Ever wonder why railroad tracks have such odd spacing? - Page 2
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Thread: Ever wonder why railroad tracks have such odd spacing?

  1. #11
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    The story of the railroad gauges was around long before Al Gore invented the internet and snopes is not the endall on facts.
    "You can get a lot accomplished if you don't care who gets the credit" - Ronald Reagan

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  3. #12
    Interesting info here and even mentions Snopes. It seems that the 1/2 inch is for turning curves.

    Standard gauge - Wikipedia, the free encyclopedia

  4. #13
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    Quote Originally Posted by B2Tall View Post
    Anyone who likes this kind of stuff should check out the BBC series "Connections" (and the sequels) hosted by James Burke. Every once in a while they'll show up on BBC America, Discovery, etc.
    I would love to own the DVD of that series. It was a fascinating show.
    Suppose you were an idiot, and suppose you were a member of Congress;
    but I repeat myself.
    Mark Twain

  5. #14
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    Quote Originally Posted by FN1910 View Post
    There are many things that we wonder "who came up with that stupid figure or whatever" and usually no one knows the actual reason For instand why the 74 minute length of a CD recording (To hold Beethoven's 9th) or who was Murphy of Murphy's law. (He was a real person who died in 1990).

    The rail gauge may have its roots in ancient Rome but there is probably a little more to it. Maybe someone can tell me why we have a .410 gauge shotgun instead of something that makes sense.
    The .410 "gauge" shot shell is an American invention. Not a true "gauge", but rather a "caliber". This shot shell was designed to be fired from a .45 cal barrel. The diameter of the shot shell needed to be reduced from .45 inches to .410 inches to accommodate the hull of the shot shell.
    "A few well placed shots with a .22LR is a lot better than a bunch of solid misses with a .44 mag!" Glock Armorer, NRA Chief RSO, Pistol, Rifle, Shotgun, Muzzleloading Rifle, Muzzleloading Shotgun, and Home Firearm Safety Training Counselor

  6. [/QUOTE]
    Would someone please explain to this latest horse's ass what OFF TOPIC means.[/QUOTE]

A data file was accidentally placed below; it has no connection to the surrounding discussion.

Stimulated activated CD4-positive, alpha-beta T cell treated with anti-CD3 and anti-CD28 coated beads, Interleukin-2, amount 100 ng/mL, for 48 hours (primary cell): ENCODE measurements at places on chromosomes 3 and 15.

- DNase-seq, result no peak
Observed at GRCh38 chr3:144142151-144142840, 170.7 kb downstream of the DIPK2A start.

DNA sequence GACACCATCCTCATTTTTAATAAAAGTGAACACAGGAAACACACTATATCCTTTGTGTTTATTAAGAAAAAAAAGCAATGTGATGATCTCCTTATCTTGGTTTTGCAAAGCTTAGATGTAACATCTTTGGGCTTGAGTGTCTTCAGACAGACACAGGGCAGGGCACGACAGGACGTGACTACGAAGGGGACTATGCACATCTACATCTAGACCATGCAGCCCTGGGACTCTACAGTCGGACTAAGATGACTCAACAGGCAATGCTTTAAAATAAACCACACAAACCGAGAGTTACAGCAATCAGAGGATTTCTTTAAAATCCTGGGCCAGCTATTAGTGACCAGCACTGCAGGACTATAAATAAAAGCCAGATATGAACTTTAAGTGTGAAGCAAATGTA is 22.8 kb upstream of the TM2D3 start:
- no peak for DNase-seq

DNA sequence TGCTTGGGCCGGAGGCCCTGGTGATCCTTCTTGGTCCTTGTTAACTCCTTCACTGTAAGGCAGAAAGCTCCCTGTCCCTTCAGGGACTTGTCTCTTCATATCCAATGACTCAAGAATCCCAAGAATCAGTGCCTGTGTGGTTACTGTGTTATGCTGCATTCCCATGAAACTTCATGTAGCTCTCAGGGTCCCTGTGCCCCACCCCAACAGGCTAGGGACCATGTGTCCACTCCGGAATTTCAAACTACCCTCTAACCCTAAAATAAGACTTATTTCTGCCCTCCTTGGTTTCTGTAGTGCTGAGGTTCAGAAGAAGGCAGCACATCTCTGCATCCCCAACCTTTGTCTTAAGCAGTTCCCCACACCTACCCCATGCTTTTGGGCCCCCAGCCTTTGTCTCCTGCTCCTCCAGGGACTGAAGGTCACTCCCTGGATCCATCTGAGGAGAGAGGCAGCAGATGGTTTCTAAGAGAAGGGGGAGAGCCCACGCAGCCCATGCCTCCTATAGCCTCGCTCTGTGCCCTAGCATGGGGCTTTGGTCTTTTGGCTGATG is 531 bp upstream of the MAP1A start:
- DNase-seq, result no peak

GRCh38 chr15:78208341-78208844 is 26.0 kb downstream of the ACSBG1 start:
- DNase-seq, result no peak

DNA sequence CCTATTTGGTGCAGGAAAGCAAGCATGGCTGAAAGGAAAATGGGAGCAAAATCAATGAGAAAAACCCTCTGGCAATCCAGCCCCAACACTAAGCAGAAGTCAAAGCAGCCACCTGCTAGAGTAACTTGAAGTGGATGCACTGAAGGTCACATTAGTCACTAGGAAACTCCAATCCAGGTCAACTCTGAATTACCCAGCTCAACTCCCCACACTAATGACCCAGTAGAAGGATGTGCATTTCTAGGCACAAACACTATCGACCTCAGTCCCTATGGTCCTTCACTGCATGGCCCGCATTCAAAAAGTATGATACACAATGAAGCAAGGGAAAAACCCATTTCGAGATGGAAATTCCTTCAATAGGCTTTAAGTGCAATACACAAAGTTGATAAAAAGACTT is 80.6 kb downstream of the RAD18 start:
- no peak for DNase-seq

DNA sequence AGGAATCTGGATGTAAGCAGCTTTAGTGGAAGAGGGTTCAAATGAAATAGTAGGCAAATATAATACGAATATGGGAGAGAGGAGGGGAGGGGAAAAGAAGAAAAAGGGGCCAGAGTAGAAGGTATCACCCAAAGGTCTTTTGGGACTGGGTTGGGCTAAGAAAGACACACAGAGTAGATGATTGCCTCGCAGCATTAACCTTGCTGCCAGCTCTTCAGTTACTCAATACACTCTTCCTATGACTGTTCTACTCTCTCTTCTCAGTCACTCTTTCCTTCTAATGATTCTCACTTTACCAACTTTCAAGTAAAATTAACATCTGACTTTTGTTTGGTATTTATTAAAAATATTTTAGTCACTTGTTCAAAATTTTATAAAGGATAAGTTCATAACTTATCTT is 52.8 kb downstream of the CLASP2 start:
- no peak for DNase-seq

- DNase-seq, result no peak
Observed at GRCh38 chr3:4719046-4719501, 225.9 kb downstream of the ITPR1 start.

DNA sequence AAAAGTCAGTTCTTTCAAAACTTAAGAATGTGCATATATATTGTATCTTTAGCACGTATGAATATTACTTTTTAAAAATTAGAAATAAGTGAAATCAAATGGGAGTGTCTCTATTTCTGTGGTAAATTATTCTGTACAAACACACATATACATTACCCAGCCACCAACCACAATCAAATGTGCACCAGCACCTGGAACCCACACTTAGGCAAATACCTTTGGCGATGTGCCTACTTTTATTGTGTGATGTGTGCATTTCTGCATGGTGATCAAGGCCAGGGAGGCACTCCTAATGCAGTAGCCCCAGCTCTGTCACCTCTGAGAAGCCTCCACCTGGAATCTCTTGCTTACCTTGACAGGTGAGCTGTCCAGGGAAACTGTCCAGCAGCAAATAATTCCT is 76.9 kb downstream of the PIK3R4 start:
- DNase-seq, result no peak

Im tired of some of the horses asses around here. Im done.

  7. #16
    snopes.com reads like a spin doctor protecting some idiot politican's position that nobody gives a rats a__ about.

    wikipedia has crediability
    The Only Easy Day Was Yesterday

  8. #17
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    It doesn't really matter if it's true or not, so long as you aren't using it to defend a thesis or something. It's a cute story. And it does remind me of "Connections," which I adore.

  9. #18
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    Quote Originally Posted by Seeya View Post
    snopes.com reads like a spin doctor protecting some idiot politican's position that nobody gives a rats a__ about.

    wikipedia has crediability
    Wait: a site that's been around for 16 years, and has won awards for its writing and reporting has more credibility with you than a site that anyone with an internet connection can edit? Woooooooow. You do realize that there's no requirement for credentials or expertise or anything on Wikipedia, right? Anyone can edit any article to say anything they like. See this link for more information: wikipedia credibility - Google Search

    snopes.com: Frequently Asked Questions

    snopes.com: About the people behind snopes.com

    And just for giggles, here's the Wiki article about Snopes, since Wiki has so much credibility in your eyes: Snopes.com - Wikipedia, the free encyclopedia
    Bob Mueller
    Blog | Facebook | Flickr

  10. #19
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    Funny story indeed. Thank you for sharing it! It's kinda fun to find the various threads of interconnectedness that exist without us even knowing about them.
    1)"When injustice becomes law, resistance becomes duty." -Thomas Jefferson.
    2)"Imagine how gun control might be stomped if GOA or SAF had the (compromising) NRA's 4 million members!" -Me. http://jpfo.org/filegen-n-z/nraletter.htm

  11. #20
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    Quote Originally Posted by Glock Fan View Post
    The .410 "gauge" shot shell is an American invention. Not a true "gauge", but rather a "caliber". This shot shell was designed to be fired from a .45 cal barrel. The diameter of the shot shell needed to be reduced from .45 inches to .410 inches to accommodate the hull of the shot shell.
    Cool stuff. I'm gunna hit google now and find out how a .357 caliber bullet came to be known as a "thirty eight"...
    1)"When injustice becomes law, resistance becomes duty." -Thomas Jefferson.
    2)"Imagine how gun control might be stomped if GOA or SAF had the (compromising) NRA's 4 million members!" -Me. http://jpfo.org/filegen-n-z/nraletter.htm

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